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Why Do We Love Survival Games?

Ben "Yahtzee" Croshaw | 28 Jan 2014 12:00
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A couple of weeks ago we enjoyed a little idle speculation on what the prevalence of collateral damage in popular entertainment says about the collective mindset of the human race. Well, let's add to that speculation, like a bunch of police profilers trying to identify a serial killer, and wonder what the deal is with all these survival games.

Rust, Starbound, and 7 Days To Die are only the most recent additions to the genre, there's also Don't Starve, Sir, You Are Being Hunted, Minecraft and Terraria and all their little me-toos and the specter of [/i]Day Z[/i] poking its head into Steam recently. At first glance, the survival game's popularity is difficult to understand, even for me, and I quite enjoy them. We play games for escapist fantasy, but having to eat and stay warm and have somewhere to sleep at night isn't exactly escapist, nor is dying alone in the wilderness an attractive fantasy.

But the resoundingly clear theme of the wilderness survival game is being alone, or at least, independent from other human beings. And I can see the sense in that appealing to a new generation of heavy internet-using urban youth. These are people absolutely surrounded by other people, in towns and cities, and yet pursue a solitary existence, more at home with online companionship than physical. And in my experience, getting most of your ideas of humanity from online interaction will only fill you with increased disdain and contempt for the faceless strangers you see from your window, and increase the secret desire to die alone in the wilderness.

As I said, this often goes together with zombies, and we've closely analyzed the appeal of zombies in previous editions of this column. We all love our zombie walks, don't we? We love to speculate on what our survival plans would be in a zombie apocalypse scenario. It's all the appeal of the wilderness survival scenario, but it's also on familiar turf and you don't have to move anywhere.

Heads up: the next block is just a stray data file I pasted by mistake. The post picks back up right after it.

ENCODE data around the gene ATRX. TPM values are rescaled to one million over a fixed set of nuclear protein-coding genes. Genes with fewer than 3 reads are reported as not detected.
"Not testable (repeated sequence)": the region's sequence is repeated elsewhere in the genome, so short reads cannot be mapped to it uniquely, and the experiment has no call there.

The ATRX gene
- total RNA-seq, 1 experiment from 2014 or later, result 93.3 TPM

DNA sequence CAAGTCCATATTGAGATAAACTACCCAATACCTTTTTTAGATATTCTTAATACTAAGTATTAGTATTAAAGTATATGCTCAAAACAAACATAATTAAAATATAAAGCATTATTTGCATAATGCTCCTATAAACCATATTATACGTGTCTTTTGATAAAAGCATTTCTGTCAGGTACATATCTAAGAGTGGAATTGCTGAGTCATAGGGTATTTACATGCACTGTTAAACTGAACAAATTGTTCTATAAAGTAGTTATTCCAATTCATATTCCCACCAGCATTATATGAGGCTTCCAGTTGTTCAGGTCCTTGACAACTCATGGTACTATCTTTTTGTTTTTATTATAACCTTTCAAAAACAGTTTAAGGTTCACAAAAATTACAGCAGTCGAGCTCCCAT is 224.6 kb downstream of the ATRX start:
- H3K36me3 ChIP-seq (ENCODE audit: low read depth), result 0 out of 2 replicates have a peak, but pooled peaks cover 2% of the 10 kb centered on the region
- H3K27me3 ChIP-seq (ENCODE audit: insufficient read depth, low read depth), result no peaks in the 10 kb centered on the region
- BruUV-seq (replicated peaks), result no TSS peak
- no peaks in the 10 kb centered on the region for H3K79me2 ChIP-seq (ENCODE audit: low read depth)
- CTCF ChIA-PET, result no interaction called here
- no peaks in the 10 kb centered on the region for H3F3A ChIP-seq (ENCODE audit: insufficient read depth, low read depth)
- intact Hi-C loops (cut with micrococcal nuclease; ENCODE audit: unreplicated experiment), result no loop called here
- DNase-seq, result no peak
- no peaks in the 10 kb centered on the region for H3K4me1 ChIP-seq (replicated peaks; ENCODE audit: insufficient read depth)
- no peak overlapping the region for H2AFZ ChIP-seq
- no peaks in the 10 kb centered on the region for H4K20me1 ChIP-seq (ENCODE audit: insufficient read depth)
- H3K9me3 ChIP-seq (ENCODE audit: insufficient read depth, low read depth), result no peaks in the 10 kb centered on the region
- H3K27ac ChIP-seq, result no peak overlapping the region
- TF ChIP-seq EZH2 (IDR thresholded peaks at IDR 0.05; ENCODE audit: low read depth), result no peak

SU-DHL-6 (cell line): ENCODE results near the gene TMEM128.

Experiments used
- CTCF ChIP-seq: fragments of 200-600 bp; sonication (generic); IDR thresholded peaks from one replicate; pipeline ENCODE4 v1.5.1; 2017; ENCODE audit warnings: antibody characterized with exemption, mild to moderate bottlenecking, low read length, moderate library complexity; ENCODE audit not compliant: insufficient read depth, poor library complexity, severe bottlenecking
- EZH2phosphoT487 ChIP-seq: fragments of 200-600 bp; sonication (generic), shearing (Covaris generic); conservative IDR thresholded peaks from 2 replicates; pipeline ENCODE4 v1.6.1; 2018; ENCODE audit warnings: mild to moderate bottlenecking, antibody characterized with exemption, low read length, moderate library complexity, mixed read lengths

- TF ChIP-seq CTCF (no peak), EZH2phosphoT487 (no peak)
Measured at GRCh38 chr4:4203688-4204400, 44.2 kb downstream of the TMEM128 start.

I have to admit I do find it irritating when people talk about what they'll do after the zombie apocalypse. For the obvious reason that, an apocalypse being what it is, you will almost certainly be dead. The definition of apocalypse is the majority of the population being dead, and last time I checked, 'majority' is likely to include you and me and everyone we know. Probability's working against you. Those of you that aren't killed in the initial sweep won't last very long simply because you're here, procrastinating and reading internet articles, when you could be doing dead lifts or learning how to make fire without matches.

But the other reason talk of zombie apocalypse irritates me is because a zombie virus would never actually cause an outbreak on a large enough scale to infect the majority of humanity. And I don't say that with any kind of fierce scientific background. This is just with a basic employment of logic. First of all, there's already a bite-transmittable disease that makes sufferers really angry, namely rabies, and rabies has not infected the majority of the population. HIV has infected more people, and biting someone is far less work than seducing them.

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